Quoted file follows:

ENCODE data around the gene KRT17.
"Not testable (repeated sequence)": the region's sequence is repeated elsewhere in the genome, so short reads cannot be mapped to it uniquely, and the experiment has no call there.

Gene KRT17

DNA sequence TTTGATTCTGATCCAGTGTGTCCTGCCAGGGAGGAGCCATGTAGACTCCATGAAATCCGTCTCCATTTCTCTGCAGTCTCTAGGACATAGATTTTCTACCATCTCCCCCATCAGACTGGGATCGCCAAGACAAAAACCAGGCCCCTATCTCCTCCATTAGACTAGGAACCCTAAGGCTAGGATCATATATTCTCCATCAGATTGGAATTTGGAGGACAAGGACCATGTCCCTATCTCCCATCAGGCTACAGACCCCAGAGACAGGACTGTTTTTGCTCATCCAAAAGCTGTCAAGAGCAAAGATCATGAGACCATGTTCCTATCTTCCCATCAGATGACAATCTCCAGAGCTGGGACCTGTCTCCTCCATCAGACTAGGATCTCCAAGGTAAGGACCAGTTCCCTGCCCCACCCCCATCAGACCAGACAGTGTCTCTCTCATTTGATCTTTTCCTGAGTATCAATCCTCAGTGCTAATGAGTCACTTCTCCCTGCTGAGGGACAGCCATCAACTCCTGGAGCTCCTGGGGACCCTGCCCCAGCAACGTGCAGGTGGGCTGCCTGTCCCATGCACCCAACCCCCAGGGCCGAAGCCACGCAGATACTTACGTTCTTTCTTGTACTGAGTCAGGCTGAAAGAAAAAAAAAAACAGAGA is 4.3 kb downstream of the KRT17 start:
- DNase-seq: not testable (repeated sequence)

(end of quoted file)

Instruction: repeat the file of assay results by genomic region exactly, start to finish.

ENCODE data around the gene KRT17.
"Not testable (repeated sequence)": the region's sequence is repeated elsewhere in the genome, so short reads cannot be mapped to it uniquely, and the experiment has no call there.

Gene KRT17

DNA sequence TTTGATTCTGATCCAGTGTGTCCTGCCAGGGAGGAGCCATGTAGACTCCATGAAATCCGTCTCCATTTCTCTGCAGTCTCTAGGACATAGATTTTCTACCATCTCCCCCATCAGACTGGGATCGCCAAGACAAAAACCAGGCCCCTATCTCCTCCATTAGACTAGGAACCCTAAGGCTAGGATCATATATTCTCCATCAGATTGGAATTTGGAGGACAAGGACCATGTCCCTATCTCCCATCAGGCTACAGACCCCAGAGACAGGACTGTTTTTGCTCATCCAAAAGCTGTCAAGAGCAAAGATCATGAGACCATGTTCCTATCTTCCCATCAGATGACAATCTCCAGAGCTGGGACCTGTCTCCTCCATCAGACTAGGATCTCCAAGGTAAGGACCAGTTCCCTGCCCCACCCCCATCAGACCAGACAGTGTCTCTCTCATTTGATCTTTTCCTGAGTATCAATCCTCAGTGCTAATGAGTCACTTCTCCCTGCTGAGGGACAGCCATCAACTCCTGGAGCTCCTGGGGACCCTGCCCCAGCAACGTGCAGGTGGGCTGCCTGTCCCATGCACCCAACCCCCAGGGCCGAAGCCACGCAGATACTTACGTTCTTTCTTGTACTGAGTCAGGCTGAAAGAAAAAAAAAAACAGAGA is 4.3 kb downstream of the KRT17 start:
- DNase-seq: not testable (repeated sequence)